On the other hand, I didn’t marry a furrier – though back in my high school days a personality test suggested I was suited to being a graphologist or fur designer. (I didn’t know what the former meant, and the latter seemed a bit redundant: they just grow.)

Speaking of school days, while I have been a student at a fair number of schools in my time, I have never once been expelled – as far as I can remember, anyway. Nor do I dominate my husband and force him to eat oddly coloured food smothered in pepper.

I don’t customarily wear slinky satin dresses with ropes of jewels – probably because, unlike Cruella, I am not a fabulously rich society heiress from a notorious family. Well, I’m not a fabulously rich society heiress, anyway (cough). Nor do I own a flashy chauffeured car which “looks like a moving Zebra Crossing” – in fact, I don’t own a car at all; I never have.

HMS Kildangan IWM Q 043387
If Cruella de Vil owned a yacht…

My hair isn’t black and white either; it is a very dark brown with occasional silver hairs if I hunt carefully. Nor have I chosen to decorate my home in red and green marble (how revolting). Possibly the marbled interior of her home, when considered in the dim and rainy light of the English climate, goes a long way towards explaining why Cruella feels the cold so much…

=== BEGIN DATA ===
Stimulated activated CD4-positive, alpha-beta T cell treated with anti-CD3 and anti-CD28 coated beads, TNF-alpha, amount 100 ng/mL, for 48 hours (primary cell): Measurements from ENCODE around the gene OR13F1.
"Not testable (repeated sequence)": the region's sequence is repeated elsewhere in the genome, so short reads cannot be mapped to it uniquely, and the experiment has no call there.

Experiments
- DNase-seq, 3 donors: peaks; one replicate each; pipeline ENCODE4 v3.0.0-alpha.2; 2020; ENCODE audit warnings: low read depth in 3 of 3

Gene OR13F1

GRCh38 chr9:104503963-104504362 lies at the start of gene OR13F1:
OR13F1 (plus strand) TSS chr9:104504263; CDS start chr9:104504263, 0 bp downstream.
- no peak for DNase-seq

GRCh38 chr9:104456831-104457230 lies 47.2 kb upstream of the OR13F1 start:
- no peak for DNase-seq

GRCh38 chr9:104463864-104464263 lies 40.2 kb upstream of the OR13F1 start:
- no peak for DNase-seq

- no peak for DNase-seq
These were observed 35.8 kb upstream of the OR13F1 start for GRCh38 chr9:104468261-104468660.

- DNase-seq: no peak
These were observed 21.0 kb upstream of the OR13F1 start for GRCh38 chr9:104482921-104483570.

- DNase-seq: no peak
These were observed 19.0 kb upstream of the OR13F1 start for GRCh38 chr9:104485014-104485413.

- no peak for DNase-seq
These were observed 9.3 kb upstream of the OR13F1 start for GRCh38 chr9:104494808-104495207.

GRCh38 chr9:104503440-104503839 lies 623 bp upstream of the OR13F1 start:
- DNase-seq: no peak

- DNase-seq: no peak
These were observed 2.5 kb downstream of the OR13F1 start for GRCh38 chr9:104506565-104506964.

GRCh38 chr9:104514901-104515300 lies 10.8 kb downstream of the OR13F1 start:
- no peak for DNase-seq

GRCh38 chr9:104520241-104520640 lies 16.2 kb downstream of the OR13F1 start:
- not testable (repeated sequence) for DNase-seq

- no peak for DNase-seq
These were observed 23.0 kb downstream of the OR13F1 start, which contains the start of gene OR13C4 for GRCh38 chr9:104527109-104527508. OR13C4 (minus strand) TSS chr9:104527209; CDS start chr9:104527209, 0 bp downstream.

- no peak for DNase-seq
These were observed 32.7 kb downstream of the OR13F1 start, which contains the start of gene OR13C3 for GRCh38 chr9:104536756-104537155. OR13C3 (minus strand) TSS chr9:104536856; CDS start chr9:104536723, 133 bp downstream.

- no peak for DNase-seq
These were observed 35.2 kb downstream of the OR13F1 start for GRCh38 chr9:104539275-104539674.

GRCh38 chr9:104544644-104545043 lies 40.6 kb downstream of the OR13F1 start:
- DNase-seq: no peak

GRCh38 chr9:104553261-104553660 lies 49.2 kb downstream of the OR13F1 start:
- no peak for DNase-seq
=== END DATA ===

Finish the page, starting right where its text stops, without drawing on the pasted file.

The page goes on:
Cruella’s cat is Persian, kept only because it’s valuable – she drowns all its kittens. My cats (“the Cat” and “the Kitten”), aren’t worth anything. Unless perhaps they get hit by a car and found by Claire Third (warning, cat lovers may find article/images distressing). Of the four kittens the Cat produced in her youth, three were re-homed and we kept the fourth. Most days the Cat seems to think drowning him would have been preferable, but that’s another story.

And for the record, I don’t want to make a coat out of Dalmatian puppies, not even “for spring wear, over a black suit.” I like puppy skins best when containing puppies.

Dalmatian puppy, three weeks-7So what do you think? Am I Cruella de Vil, or amn’t I?